By Chris Wilson
Original Author: Homer
Author: Roy Thomas
Pencils: Greg Tocchini
Inkers: Roland Paris, Normal Lee and Terry Pallot
Colors: Arthur Fujita
Lettering: VC’s Joe Caramagna
Cover Art: Greg Tocchini
Genre: Greek mythology, Traditional Literature in Comic Format
Issues: Covering comic issues #1 - #8
“Sing, O Muse, of that ingenious hero Odysseus who traveled so far and wide after he had sacked the sacred citadel of Troy. Many were the wonders he saw, and much did he suffer by sea, while striving to bring himself and his men safely home to wives and families.
First hounded by Poseidon, god of the sea…then detained by the amorous goddess Calypso in her hollow caves…Odysseus was the only one of Troy’s conquerors still alive who had not yet reached his homeland after twenty years away.”
From the first narration box to the last, Roy Thomas’ faithful adaptation of another of Homer’s epic poem rings clear and true to the source material. Unlike other works (The Iliad), or other adaptations (ODYSSEUS: ESCAPING POSEIDON’S CURSE) Homer’s tale of Odysseus and his family (both the original and this adaptation) is told, not in linear fashion, but mostly in a series of flashbacks – retellings.
Thomas mentions this in his introduction, lamenting the fact that in most comic or movie versions Penelope (Odysseus’ wife) and Telemachus (his son) are all but forgotten. However, these two characters play an important role in the overarching narrative and it is the “balance” between all three that Thomas worked to restore. He did it with expertise.
The reason THE ODYSSEY works – and works so well – is because of the interplay between the writing and the art. I often stopped and scanned a page or multiple pages before ever reading a single word, deciphering what I remember of Homer’s poem from my Freshmen Studies literature class in 1991 and subsequent readings of comic adaptations. Then I went through and read the words, building connections and forming the story in my mind. I even went back and reread pages that enamored me, stopped me, confused me, or surprised me. I love being surprised.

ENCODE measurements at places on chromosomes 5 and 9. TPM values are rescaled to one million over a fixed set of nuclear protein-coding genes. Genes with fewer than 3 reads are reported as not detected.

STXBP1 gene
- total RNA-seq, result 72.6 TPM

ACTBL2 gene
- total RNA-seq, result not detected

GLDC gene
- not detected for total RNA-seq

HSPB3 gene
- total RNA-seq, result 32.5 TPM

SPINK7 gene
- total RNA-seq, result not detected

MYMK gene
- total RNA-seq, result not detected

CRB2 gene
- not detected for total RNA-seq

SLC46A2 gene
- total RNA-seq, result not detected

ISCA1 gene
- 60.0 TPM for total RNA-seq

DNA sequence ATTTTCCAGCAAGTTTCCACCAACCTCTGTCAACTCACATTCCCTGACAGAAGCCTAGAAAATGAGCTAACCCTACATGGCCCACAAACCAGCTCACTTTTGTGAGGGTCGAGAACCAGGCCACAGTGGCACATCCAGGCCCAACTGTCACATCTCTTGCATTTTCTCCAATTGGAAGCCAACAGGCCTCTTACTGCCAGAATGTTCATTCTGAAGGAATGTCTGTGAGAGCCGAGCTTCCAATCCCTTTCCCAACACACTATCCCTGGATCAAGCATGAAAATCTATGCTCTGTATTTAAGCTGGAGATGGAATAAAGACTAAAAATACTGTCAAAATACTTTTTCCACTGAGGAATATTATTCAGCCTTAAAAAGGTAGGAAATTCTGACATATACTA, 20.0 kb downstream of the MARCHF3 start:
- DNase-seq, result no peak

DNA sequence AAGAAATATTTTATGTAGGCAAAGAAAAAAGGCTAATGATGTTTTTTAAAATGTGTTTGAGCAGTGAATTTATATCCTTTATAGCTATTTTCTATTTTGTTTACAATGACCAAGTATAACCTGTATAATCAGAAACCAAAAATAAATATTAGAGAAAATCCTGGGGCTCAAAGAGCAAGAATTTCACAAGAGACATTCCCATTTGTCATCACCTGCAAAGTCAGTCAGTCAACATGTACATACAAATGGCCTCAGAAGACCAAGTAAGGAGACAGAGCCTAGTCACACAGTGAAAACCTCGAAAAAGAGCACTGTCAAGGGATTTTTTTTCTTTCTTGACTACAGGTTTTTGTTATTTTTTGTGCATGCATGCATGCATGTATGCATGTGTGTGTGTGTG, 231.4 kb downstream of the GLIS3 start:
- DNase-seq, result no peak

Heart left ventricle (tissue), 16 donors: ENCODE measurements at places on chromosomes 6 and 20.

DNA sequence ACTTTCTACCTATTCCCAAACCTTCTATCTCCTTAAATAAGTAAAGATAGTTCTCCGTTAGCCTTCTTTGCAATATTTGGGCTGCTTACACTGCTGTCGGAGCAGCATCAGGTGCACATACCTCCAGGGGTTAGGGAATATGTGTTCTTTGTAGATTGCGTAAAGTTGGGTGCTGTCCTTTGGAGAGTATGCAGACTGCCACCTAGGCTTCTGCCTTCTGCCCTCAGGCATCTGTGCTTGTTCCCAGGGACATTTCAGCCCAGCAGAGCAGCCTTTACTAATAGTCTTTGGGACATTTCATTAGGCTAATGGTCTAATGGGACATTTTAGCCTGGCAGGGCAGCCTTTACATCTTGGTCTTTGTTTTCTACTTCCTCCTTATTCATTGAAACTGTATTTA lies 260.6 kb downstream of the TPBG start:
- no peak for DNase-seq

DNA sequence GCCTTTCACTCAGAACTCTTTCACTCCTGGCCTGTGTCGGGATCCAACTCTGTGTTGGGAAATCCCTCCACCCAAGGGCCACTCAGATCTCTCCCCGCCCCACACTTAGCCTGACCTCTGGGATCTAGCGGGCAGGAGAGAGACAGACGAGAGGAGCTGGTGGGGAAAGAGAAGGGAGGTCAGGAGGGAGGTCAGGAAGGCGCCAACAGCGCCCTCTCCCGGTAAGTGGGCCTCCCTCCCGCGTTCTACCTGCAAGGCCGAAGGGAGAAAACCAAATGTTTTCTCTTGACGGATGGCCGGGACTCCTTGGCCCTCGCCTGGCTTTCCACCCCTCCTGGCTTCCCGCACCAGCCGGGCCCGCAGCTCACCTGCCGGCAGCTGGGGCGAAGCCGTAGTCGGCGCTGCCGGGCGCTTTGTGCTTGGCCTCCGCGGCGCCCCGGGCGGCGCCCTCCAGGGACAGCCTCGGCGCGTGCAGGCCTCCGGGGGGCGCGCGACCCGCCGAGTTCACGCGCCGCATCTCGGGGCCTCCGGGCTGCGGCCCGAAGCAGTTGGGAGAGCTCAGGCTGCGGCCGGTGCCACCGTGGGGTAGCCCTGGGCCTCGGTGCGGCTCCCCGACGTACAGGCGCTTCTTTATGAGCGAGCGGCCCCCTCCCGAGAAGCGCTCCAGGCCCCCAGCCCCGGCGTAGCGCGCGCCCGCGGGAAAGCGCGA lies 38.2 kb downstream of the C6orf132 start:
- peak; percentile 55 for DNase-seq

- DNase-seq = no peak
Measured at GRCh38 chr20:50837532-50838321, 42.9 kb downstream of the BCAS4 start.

The act of reading THE ODYSSEY was more than a classroom review, more than a get-through-it act of necessity. I experienced the adaptation because of the importance of the story on Western civilization and I was filled with romantic ideals of beauty and loyalty, and I was reminded of the importance of intellect over force, cunning over rage. Of course, the story also cautioned me about the dangers of falling prey to temptation and impulsivity.
Thomas was only one piece of the important duo. Artist Greg Tocchini superbly crafted his art bringing to life not only the beauty of the human body but the imagery of Homer’s story. There were pages that stopped me dead and forced me to bath in the art-story. The second page of the Cyclops story had a splash page that mesmerized me.
I’ve seen other renditions of Polyphemus and none have come close to capturing my vision of Poseidon’s son. Tocchini created a Cyclops who was terrifying and menacing without being grotesque or deformed. Polyphemus is likely a handsome creature as far as Cyclopes are concerned and his tattoos and necklace give him personality and depth.
Odysseus’s venture into Hades to speak to the Thebian prophet Teiresias was especially harrowing. There he dug a trench a cubit in length, width and depth, and into which he poured honey, milk, wine, white barley meal, and goat’s blood. Any ghost who drank from the pit could hold counsel with Odysseus, and the rich blood poured from many a damaged soul, dripping and spilling from the green-hued phantasms and onto the ground.